Margarette Walton got quite a surprise when she asked the Falls Church police department about enrolling her son in an Officer Friendly class to learn how to protect himself against crime.
"They offered to come by the house and talk to him personally," Walton recalled. "I don't know how many places you could live in that would do that."
Walton liked that small-town touch, as well as Falls Church's location inside the Capital Beltway. When it came time to buy a bigger home last year, the family found a town house two blocks away, still within Falls Church city limits.
"I refuse to move out of this area," Walton said. "It's my ideal of a small town."
Falls Church became a city in 1948 for just that reason: Its residents pulled out of neighboring Fairfax County's giant school system to form their own, and education is still a major draw for new residents. Falls Church operates two elementary schools and a junior high-senior high school (George Mason) with an enrollment of 1,200, 1 percent the size of Fairfax County's school system. Falls Church has its own central government and elected City Council.
Officially a city, Falls Church could more aptly be called a town. Only 2.2 square miles in size and with a population of just under 10,000 people, Falls Church holds onto such community traditions as a farmer's market and a Memorial Day parade, even as it struggles with choking traffic on Broad Street (Route 7), one of its main arteries.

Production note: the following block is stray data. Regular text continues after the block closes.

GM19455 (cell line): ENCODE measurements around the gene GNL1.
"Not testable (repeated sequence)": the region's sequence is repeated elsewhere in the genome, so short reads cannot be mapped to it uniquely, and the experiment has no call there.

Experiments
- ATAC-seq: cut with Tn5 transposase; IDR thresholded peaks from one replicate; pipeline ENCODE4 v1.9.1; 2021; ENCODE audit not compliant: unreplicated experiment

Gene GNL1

Falls Church is seven miles from the District of Columbia, just southwest of I-66, and generally west of the Sycamore Street exit. The West Falls Church and East Falls Church Metro stations are just outside the city limits.
The city adjoins neighborhoods in Fairfax County that also have Falls Church mailing addresses. Falls Church spokeswoman Barbara J. Gordon said prospective home buyers sometimes are so confused that they call her office to find out whether the address they are about to bid on is within city limits. Adding further confusion is the fact that Falls Church High School is located in the county and operated by the county.
The city won't allow buildings of more than seven stories in its small business district, and its tree-shaded residential neighborhoods are kept that way with the help of a full-time city arborist, who must be consulted if a tree is to come down.